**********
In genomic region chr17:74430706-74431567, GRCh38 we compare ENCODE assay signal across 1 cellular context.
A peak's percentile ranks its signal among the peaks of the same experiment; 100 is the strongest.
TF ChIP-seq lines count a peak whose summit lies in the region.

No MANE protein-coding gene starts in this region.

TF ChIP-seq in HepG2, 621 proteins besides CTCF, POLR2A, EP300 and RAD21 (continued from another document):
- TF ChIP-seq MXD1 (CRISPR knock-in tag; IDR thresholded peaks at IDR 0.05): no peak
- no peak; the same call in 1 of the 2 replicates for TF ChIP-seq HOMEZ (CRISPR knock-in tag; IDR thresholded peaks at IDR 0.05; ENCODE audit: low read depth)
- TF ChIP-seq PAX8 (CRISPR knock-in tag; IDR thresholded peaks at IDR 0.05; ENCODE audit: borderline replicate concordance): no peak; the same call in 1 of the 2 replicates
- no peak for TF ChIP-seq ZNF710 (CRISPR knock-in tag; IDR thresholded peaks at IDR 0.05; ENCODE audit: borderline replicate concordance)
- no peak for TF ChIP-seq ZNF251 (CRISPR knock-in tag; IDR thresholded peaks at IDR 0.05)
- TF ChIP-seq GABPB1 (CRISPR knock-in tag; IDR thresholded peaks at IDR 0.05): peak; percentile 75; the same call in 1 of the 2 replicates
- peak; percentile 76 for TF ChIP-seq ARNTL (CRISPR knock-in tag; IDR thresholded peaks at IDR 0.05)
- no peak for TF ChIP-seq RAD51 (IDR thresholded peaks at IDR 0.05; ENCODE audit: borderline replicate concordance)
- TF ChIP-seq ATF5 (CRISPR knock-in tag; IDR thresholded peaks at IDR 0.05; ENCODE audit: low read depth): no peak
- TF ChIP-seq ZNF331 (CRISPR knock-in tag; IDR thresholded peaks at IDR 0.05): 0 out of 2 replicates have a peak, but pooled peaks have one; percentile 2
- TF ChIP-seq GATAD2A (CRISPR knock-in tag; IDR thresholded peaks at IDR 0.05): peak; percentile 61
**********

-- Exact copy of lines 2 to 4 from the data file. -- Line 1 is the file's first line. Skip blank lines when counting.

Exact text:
A peak's percentile ranks its signal among the peaks of the same experiment; 100 is the strongest.
TF ChIP-seq lines count a peak whose summit lies in the region.

No MANE protein-coding gene starts in this region.